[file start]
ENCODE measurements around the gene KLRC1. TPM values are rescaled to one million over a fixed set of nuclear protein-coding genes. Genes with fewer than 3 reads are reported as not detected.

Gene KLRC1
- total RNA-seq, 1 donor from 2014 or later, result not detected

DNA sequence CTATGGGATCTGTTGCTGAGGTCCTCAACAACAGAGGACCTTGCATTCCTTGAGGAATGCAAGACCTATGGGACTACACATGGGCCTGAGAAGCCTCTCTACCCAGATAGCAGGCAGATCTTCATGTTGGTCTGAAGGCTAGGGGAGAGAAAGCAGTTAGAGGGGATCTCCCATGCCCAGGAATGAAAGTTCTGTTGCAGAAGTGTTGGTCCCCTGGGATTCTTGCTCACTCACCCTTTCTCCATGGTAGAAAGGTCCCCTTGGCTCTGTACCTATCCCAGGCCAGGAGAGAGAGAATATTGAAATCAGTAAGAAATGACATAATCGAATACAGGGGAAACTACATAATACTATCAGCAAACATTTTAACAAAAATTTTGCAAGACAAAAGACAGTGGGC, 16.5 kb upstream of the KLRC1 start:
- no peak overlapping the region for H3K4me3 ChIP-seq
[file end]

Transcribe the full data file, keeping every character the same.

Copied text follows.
ENCODE measurements around the gene KLRC1. TPM values are rescaled to one million over a fixed set of nuclear protein-coding genes. Genes with fewer than 3 reads are reported as not detected.

Gene KLRC1
- total RNA-seq, 1 donor from 2014 or later, result not detected

DNA sequence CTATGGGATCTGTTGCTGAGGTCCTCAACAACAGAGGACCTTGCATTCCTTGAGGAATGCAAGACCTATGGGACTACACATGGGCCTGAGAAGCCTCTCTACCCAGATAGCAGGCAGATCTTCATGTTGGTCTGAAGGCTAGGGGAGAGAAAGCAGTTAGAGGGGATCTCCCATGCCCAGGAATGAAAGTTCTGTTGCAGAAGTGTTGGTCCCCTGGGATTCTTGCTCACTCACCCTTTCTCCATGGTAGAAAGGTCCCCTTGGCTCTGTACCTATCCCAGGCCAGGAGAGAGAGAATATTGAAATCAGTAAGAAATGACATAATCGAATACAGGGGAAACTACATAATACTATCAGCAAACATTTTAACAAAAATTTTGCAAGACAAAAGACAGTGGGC, 16.5 kb upstream of the KLRC1 start:
- no peak overlapping the region for H3K4me3 ChIP-seq